Dell Sheds Light On Investigations

In an 8-K report of special events filed with the U.S. Securities and Exchange Commission, Dell said it believes it handles its accounting properly but could suffer if the Round Rock, Texas-based company is found to have accounted some of its numbers improperly. The new information came after Dell reported its fiscal third-quarter results Tuesday.

"Dell is involved in various claims, suits, investigations and legal proceedings. As required by Statement of Financial Accounting Standards No. 5, 'Accounting for Contingencies', the company accrues a liability when management believes that it is both probable that a liability has been incurred and the company can reasonably estimate the amount of the loss," Dell said in the SEC filing. "Management believes that the company appropriately accrues for all such matters. However, the unfavorable resolution of one or more of these matters in a particular period could adversely affect our operating results."

Dell also revealed that it's now the subject of several federal shareholder and other lawsuits, including three in the Western District of Texas, Austin Division, naming Dell Inc., Dell CEO Kevin Rollins and Dell CFO Jim Schneider as defendants. Dell said the company will fight the lawsuits.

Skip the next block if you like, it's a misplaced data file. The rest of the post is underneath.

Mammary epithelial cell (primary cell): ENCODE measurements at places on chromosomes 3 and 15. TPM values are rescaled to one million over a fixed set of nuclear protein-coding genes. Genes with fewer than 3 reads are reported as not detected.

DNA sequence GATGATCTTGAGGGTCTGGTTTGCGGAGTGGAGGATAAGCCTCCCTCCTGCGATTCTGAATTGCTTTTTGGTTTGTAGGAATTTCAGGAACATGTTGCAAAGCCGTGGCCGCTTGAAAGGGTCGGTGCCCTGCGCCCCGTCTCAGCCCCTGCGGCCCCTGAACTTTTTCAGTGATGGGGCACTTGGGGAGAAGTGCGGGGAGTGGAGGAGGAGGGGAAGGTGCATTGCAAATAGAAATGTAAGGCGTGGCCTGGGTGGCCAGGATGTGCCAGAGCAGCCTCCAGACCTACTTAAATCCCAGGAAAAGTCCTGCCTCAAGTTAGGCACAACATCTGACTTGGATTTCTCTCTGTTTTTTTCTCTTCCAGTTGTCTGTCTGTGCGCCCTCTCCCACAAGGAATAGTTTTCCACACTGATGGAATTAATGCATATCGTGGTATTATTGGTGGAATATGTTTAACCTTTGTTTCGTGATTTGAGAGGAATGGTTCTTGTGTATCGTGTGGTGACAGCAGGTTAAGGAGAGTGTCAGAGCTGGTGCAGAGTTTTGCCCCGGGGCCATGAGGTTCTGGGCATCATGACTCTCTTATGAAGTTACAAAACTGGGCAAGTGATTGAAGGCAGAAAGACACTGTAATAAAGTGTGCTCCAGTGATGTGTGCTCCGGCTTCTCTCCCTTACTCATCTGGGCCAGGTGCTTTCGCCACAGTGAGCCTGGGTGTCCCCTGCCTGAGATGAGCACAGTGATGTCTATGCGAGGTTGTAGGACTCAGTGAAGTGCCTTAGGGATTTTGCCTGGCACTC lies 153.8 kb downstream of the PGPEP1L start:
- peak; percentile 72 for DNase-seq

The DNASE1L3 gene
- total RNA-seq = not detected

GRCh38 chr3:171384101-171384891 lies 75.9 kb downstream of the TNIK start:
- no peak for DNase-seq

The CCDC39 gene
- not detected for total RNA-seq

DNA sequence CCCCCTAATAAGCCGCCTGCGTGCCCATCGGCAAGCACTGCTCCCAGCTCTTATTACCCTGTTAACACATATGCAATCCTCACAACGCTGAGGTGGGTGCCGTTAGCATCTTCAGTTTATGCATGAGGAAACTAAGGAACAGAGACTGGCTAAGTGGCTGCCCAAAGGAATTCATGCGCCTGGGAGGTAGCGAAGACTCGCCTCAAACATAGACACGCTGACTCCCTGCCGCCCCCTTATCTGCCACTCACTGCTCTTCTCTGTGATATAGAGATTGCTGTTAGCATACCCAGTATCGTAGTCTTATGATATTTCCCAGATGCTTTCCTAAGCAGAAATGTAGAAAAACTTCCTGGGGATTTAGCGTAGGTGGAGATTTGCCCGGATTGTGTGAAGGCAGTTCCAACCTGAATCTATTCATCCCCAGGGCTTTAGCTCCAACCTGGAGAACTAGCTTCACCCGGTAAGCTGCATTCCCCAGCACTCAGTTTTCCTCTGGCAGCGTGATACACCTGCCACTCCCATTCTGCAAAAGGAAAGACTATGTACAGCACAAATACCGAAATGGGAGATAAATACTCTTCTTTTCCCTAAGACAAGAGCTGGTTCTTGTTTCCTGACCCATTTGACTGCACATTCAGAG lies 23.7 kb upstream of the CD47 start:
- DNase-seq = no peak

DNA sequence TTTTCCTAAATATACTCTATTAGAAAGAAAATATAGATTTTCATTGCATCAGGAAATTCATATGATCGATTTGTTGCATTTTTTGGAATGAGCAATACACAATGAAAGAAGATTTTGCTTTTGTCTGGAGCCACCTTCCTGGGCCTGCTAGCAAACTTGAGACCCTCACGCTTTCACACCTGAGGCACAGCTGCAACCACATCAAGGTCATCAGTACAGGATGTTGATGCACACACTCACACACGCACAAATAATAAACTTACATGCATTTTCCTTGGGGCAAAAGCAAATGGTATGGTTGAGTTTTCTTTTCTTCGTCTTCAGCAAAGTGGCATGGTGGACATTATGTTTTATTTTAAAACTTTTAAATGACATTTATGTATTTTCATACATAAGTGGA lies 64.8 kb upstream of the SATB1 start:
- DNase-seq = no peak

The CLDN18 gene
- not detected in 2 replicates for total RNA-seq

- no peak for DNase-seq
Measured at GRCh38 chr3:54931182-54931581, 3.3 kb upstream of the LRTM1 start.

Dell first acknowledged an "informal" inquiry by the SEC in August, saying the regulators had been asking Dell questions for a year. At the time, Dell said that while responding to the SEC questions, management found some issues that it determined should be investigated by the Audit Committee of its board of directors. Then, on Sept. 11, the company revealed that the prosecutors from the office of the U.S. Attorney for the Southern District of New York had subpoenaed financial records going back to 2002. And last week, when Dell initially delayed announcing its third-quarter earnings, the company said the SEC's informal inquiry had become a formal investigation.

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The myriad of investigations put a damper on Dell's third-quarter report, in which the company turned in better-than-expected earnings and on-target revenue.

Some industry observers have begun speculating that Dell may have been tripped up by its method of accounting for sales of extended warranties and accruals of warranty-related liabilities.

"With Dell, they will try to sell you on long-term, on-site service contracts," said David Chang, president of Agama Systems, a Houston-based system builder and Dell competitor. "Dell has been doing this for many years. Do they amortize the income over, say, five years or do they capitalize it when they pay?"

Dell said it continues to cooperate with the SEC and with its board's Audit Committee but won't file its 10-Q quarterly report with the SEC on time. The company also failed to file a 10-Q for its second quarter.

In the 8-K filing, Dell said it "is committed to resolving the issues raised in connection with the investigations and regaining compliance" with the SEC, as well as requirements from the Nasdaq stock exchange, which has been threatening to delist Dell because of the delinquent filings.